I’ve done it the last three Sundays already, so why break from tradition now? Also, these posts are just so easy to write that they practically do it themselves.
Without any further preamble, here is The Bookends Of My Life – Part 4.
Since I just dedicated an entire post to Star Trek yesterday, I think it’s fitting to continue on in that franchise and discuss one of my favourite Star Trek novels of all time. It was a tough decision (you try picking one out of the 350 I have) but I came to a conclusion and I’m pretty certain it’s the right one. Unless I change my mind, which is very likely (and could happen in five years or five minutes; sometimes I just never know).
My favourite Star Trek novel is Star Trek: The Next Generation: Do Comets Dream?
I have been reading Star Trek since I was very young, almost as long as I’ve been watching the TV shows. This particular novel I read when I was maybe twelve years old. It was definitely before I went to High School, so twelve or thirteen sounds about right. Up to this point in my life, all that I had read was Science-Fiction and Fantasy – Star Wars, Star Trek, Lord of the Rings, Harry Potter, and other books like these. What really set Do Comets Dream? apart from the other books I’d read was the philosophical nature of the story. Basically, there is this planet where the inhabitants believe that every 5,000 years their world will be reborn. The novel starts when this date is just days away, and the crew of the Enterprise are on the planet for a mission. They detect that there is a comet heading for this planet and it will collide on the very day that the planet’s inhabitants believe their world will end.
This puts Captain Picard in a tense and delicate position. It is his duty to protect life at all costs, so he feels obligated to destroy the comet and save the planet. On the other hand, he is afraid of what the consequences will be if he averts the disaster, leaving the people questioning everything that they have built their lives around. There is also the Star Fleet Prime Directive, which is a law that states no one in Star Fleet can affect the culture, technological advancement, politics, etc. of any world. Would diverting or destroying the comet go against the religion and culture of these people? The debate begins.
Sorry for my terrible summary. I hope I didn’t make the book sound like crap. There is more to the story – including a realization that the comet is alive, so destroying it is out of the question – but this is the basic outline to the main events. What really grabbed my attention, though, was the way the author dealt with the debate over everything. Should they destroy the comet, killing a life form and saving a planet of people, but going against all of their religious beliefs? Should they let the comet follow its course and destroy the planet? It was unlike anything I had ever read before, and it really made me start to think about ‘the bigger picture’ of everything – including my own life.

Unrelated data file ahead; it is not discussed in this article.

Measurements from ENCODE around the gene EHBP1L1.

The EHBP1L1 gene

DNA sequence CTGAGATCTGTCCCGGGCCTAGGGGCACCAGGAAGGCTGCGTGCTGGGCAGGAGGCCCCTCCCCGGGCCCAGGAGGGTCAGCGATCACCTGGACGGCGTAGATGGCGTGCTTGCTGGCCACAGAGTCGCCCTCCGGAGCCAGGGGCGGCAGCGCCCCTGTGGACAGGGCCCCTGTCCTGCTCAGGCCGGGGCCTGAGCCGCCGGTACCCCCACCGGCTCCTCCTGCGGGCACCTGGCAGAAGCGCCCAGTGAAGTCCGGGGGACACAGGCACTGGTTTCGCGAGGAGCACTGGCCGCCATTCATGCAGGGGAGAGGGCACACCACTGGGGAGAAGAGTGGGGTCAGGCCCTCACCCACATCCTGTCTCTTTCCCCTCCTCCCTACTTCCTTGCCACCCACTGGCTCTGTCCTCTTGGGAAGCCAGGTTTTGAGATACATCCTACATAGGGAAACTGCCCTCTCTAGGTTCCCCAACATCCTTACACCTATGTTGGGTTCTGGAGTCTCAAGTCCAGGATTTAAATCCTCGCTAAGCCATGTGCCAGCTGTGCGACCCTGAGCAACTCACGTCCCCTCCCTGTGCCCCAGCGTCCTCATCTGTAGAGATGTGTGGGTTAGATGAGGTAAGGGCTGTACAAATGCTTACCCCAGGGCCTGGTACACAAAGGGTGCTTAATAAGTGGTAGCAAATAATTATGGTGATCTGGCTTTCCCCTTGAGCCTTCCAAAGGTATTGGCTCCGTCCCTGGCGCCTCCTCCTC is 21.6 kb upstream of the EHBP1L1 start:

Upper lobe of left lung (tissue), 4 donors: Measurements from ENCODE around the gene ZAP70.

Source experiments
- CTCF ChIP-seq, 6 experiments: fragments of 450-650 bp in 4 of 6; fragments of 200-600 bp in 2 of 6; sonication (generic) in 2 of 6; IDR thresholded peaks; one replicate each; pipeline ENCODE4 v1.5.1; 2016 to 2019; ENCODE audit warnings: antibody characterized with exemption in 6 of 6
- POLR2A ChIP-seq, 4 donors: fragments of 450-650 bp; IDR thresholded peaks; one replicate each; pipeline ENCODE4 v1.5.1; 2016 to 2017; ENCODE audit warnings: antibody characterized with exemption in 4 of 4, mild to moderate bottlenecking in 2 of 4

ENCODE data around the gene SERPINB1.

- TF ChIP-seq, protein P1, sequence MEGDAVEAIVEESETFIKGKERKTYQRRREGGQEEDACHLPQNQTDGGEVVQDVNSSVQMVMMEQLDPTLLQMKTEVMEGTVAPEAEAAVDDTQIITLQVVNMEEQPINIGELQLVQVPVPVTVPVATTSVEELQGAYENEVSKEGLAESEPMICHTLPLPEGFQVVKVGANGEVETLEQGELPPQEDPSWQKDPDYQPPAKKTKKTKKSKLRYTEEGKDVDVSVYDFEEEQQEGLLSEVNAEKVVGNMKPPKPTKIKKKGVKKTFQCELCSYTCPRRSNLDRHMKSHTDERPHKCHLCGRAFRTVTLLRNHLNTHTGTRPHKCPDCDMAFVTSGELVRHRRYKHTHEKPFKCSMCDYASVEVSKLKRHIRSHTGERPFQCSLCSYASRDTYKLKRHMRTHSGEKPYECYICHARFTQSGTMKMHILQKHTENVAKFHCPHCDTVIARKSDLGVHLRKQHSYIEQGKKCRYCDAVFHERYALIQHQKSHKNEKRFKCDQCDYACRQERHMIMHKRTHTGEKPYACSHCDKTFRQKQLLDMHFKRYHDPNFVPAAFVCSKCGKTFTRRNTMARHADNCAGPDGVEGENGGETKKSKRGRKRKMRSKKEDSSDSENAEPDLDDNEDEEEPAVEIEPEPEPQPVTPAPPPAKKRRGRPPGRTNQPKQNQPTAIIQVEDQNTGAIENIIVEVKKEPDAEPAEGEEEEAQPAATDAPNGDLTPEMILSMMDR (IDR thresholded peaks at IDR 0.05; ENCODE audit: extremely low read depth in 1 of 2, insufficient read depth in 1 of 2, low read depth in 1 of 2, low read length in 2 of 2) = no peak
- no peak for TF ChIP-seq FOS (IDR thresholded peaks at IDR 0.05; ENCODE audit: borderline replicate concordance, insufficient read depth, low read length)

It was at this time I started to realize that, since its beginnings, Star Trek itself had been making social commentaries on nearly all aspects of life, and when this dawned on me I started watching Star Trek with ‘new’ eyes, and it took on a deeper level of meaning for me. It’s a great Star Trek book that I think everyone should read, even if you’re not a trekkie like me.
The next book I want to share is a more popular one that most of you have probably heard about, but I’m betting many of you have not read. It’s The Great Gatsby.
For a long time I had mixed feelings about this book. For a novel so short, it sure seemed to just drag on and be quite annoying at times. I didn’t like the characters, I didn’t understand the plot, I didn’t find it interesting and I didn’t think it was relevant. Those were my thoughts after I first read it when I was sixteen.
Fast forward a couple of years to when I was eighteen and I read it again just for kicks. I must have been on crack or something equally potent before (maybe just too immature?) because I loved it the second time. It was really good and I could feel the emotion that Fitzgerald entwined into his writing. It really came from the heart. I finally understood the concept of the American Dream as it applied to Gatsby, and the full scope of misery that the story portrays. I guess it goes to show that books can take on different meanings when you read them at different stages in your life. Maybe I’ll pick it up in five years from now and have another awakening.
The last book I want to talk about is one I’m dying to read. Like many of the books I want to read, I bought it years ago and just haven’t got around to actually reading it, although I’m still excited about the day when I will read it. I love the movie and, even though I’ve heard mixed reviews about the book, it’d be nice to see where it all started and read the author’s original story. What book am I talking about? Well I won’t tell you, I’ll just show you!
I better get back to studying now. Tomorrow is my last final! Yes, finally!
If you’re curious about my motivations for The Bookends Of My Life, check out the first post: The Bookends Of My Life – Part 1.
Just for the hell of it – in the hopes I may get an extra page view out of it – here are links to the other posts in this series:
Thanks for reading!